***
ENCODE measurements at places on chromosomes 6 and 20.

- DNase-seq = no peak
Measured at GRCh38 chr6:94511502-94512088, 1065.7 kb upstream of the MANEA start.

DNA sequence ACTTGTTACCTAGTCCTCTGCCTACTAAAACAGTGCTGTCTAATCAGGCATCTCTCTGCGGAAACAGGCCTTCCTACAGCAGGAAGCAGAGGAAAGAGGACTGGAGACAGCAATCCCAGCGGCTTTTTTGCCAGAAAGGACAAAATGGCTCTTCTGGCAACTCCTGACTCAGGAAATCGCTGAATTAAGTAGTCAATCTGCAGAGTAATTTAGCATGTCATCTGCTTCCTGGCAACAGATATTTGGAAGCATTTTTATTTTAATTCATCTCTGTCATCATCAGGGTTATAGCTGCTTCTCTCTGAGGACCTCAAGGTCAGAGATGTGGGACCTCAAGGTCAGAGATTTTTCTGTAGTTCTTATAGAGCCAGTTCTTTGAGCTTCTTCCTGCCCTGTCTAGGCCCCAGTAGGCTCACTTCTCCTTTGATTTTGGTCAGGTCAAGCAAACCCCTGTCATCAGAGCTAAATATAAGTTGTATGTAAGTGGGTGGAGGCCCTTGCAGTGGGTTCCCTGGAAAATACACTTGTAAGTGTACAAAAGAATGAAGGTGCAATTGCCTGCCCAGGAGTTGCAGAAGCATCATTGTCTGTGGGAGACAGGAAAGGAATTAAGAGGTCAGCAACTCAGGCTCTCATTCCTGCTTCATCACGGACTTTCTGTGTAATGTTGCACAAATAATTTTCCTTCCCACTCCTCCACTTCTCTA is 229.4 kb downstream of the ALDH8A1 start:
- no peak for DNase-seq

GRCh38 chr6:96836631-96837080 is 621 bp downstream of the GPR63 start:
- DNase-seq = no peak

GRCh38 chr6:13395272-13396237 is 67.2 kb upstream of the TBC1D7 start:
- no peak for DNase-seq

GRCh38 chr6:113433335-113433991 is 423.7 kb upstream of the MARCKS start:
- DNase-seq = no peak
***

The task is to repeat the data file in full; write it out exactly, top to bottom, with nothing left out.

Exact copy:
ENCODE measurements at places on chromosomes 6 and 20.

- DNase-seq = no peak
Measured at GRCh38 chr6:94511502-94512088, 1065.7 kb upstream of the MANEA start.

DNA sequence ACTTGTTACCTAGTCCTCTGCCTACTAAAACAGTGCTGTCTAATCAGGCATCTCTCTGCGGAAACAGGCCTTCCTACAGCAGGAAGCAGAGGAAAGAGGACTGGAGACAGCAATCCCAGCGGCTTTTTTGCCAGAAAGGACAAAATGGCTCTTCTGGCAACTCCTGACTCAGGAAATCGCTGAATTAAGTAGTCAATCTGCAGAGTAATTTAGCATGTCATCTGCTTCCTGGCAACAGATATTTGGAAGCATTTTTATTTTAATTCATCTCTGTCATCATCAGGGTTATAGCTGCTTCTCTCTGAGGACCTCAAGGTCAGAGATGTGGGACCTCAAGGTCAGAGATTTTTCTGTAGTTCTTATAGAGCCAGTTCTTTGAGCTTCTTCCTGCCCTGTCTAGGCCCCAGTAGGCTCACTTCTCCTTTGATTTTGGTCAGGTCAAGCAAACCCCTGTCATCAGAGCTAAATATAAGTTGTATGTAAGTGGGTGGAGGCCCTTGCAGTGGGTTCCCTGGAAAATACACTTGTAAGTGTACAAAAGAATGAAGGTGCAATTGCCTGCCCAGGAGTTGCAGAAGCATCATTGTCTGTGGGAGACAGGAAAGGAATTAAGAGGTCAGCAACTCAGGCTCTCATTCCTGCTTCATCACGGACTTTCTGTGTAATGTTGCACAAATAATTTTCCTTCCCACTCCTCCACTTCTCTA is 229.4 kb downstream of the ALDH8A1 start:
- no peak for DNase-seq

GRCh38 chr6:96836631-96837080 is 621 bp downstream of the GPR63 start:
- DNase-seq = no peak

GRCh38 chr6:13395272-13396237 is 67.2 kb upstream of the TBC1D7 start:
- no peak for DNase-seq

GRCh38 chr6:113433335-113433991 is 423.7 kb upstream of the MARCKS start:
- DNase-seq = no peak